Water as culture, concept and commodity
Barngarla artists: Jenna Richards, Vera Richards, Evelyn Richards, Candace Swan-Taylor, Caitlin Swan-Taylor
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Water is the common element connecting and sustaining all living beings: we are all made of water. As sweat, tears and the ocean, saltwater indexes pleasure and pain, effort, escape and exaltation. Seemingly ubiquitous, but also increasingly scarce, fresh water is at the centre of a growing virtual marketplace of speculative futures, and is now the world’s most valuable commodity. There is a lot of weight on water.
In the Western conception, under what distinguished Indigenous professor and activist Aileen Moreton-Robinson calls ‘the possessive logic of white occupation’, all existence is read from a European, colonial viewpoint, which in turn positions humans at the top of the hierarchy of being.
What if, instead of being understood as an object (i.e. a commodity or a resource), water becomes a subject (a thing in its own right, a non-human actor, a vibrant force with agency)?
WATER RITES explores the ways water performs, works, manifests and asserts itself in human and other worlds through artworks, knowledge production and embodied acts.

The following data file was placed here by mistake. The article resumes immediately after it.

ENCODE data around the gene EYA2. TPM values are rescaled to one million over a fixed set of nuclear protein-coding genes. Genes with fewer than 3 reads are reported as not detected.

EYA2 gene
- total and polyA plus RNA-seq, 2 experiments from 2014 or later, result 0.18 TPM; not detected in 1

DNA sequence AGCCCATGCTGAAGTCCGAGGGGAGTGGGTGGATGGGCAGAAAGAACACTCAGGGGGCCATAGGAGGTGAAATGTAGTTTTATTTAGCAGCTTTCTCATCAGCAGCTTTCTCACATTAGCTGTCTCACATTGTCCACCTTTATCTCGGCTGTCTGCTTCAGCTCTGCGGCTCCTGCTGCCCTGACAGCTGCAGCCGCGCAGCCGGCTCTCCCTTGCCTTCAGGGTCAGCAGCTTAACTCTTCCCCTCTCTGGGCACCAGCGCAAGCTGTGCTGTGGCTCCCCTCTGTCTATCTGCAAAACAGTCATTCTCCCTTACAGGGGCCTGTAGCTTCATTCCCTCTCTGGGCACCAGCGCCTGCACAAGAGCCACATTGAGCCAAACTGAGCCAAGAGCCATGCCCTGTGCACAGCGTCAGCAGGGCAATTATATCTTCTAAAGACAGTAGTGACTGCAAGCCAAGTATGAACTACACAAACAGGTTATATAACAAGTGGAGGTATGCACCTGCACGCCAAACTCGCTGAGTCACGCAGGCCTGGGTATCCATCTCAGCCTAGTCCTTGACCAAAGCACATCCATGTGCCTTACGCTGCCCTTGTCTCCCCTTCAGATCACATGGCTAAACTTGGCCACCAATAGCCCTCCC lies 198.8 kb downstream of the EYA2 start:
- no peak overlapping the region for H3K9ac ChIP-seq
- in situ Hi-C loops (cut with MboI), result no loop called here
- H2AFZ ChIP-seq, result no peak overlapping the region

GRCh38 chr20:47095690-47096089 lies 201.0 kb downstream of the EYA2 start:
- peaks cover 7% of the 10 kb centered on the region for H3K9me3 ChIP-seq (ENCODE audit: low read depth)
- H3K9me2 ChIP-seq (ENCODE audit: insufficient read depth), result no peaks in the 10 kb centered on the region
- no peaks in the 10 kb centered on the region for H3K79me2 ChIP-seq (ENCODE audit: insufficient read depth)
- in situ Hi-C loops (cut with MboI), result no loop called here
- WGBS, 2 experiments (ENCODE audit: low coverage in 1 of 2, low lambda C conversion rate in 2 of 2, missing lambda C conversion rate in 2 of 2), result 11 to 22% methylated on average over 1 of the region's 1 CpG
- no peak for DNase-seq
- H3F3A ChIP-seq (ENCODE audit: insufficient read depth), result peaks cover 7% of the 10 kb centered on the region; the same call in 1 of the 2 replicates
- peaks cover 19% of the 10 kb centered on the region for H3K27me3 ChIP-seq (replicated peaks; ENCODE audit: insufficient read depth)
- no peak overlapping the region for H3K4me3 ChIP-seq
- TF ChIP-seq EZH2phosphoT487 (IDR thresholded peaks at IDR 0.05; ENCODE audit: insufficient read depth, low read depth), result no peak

Featuring sculptural assemblage, moving image, sound and fermentation, the exhibition is the result of a research-based, multi-part project engaging with environments and communities of coastal significance in South Australia. It commenced with an artist exchange in Galinyala (Port Lincoln) and will conclude with a public program of foraging and kayaking in the Kurangk (the Coorong).
WATER RITES is presented as part of Tarnanthi: Festival of Contemporary Aboriginal & Torres Strait Islander Art.
This project is supported by SA Water, Arts South Australia and the Australian Government through the Australia Council, its arts funding and advisory body.